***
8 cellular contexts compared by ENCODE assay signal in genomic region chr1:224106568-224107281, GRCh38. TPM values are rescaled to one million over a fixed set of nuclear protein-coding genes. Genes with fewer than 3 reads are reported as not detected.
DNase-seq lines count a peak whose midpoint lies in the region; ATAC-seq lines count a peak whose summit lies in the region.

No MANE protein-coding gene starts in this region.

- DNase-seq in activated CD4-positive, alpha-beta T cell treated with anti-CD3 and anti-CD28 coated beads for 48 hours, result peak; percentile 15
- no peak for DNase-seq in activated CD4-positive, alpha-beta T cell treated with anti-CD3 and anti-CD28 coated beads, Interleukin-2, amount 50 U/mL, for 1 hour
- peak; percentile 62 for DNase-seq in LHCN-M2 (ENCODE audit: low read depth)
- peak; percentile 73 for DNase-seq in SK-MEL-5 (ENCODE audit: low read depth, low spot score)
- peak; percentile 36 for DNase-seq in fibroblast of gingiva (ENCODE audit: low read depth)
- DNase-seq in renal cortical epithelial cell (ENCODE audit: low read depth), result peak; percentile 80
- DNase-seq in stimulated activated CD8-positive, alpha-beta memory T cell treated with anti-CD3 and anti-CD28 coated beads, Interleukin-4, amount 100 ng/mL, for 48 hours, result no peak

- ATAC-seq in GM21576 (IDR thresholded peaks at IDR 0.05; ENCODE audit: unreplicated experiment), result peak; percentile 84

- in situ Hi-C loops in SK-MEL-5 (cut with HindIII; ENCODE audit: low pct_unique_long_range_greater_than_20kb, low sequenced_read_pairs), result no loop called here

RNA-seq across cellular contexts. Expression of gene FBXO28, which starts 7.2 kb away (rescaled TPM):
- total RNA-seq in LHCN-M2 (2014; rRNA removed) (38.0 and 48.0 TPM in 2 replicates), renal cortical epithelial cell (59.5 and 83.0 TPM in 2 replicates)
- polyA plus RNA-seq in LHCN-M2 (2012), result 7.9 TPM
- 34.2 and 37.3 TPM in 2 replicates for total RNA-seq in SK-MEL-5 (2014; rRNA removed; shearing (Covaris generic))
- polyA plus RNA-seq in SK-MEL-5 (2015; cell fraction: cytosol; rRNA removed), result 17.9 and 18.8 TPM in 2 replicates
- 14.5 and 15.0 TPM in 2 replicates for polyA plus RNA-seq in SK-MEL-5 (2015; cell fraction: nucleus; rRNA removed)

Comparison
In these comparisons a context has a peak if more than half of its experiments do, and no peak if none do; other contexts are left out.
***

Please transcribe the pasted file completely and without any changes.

8 cellular contexts compared by ENCODE assay signal in genomic region chr1:224106568-224107281, GRCh38. TPM values are rescaled to one million over a fixed set of nuclear protein-coding genes. Genes with fewer than 3 reads are reported as not detected.
DNase-seq lines count a peak whose midpoint lies in the region; ATAC-seq lines count a peak whose summit lies in the region.

No MANE protein-coding gene starts in this region.

- DNase-seq in activated CD4-positive, alpha-beta T cell treated with anti-CD3 and anti-CD28 coated beads for 48 hours, result peak; percentile 15
- no peak for DNase-seq in activated CD4-positive, alpha-beta T cell treated with anti-CD3 and anti-CD28 coated beads, Interleukin-2, amount 50 U/mL, for 1 hour
- peak; percentile 62 for DNase-seq in LHCN-M2 (ENCODE audit: low read depth)
- peak; percentile 73 for DNase-seq in SK-MEL-5 (ENCODE audit: low read depth, low spot score)
- peak; percentile 36 for DNase-seq in fibroblast of gingiva (ENCODE audit: low read depth)
- DNase-seq in renal cortical epithelial cell (ENCODE audit: low read depth), result peak; percentile 80
- DNase-seq in stimulated activated CD8-positive, alpha-beta memory T cell treated with anti-CD3 and anti-CD28 coated beads, Interleukin-4, amount 100 ng/mL, for 48 hours, result no peak

- ATAC-seq in GM21576 (IDR thresholded peaks at IDR 0.05; ENCODE audit: unreplicated experiment), result peak; percentile 84

- in situ Hi-C loops in SK-MEL-5 (cut with HindIII; ENCODE audit: low pct_unique_long_range_greater_than_20kb, low sequenced_read_pairs), result no loop called here

RNA-seq across cellular contexts. Expression of gene FBXO28, which starts 7.2 kb away (rescaled TPM):
- total RNA-seq in LHCN-M2 (2014; rRNA removed) (38.0 and 48.0 TPM in 2 replicates), renal cortical epithelial cell (59.5 and 83.0 TPM in 2 replicates)
- polyA plus RNA-seq in LHCN-M2 (2012), result 7.9 TPM
- 34.2 and 37.3 TPM in 2 replicates for total RNA-seq in SK-MEL-5 (2014; rRNA removed; shearing (Covaris generic))
- polyA plus RNA-seq in SK-MEL-5 (2015; cell fraction: cytosol; rRNA removed), result 17.9 and 18.8 TPM in 2 replicates
- 14.5 and 15.0 TPM in 2 replicates for polyA plus RNA-seq in SK-MEL-5 (2015; cell fraction: nucleus; rRNA removed)

Comparison
In these comparisons a context has a peak if more than half of its experiments do, and no peak if none do; other contexts are left out.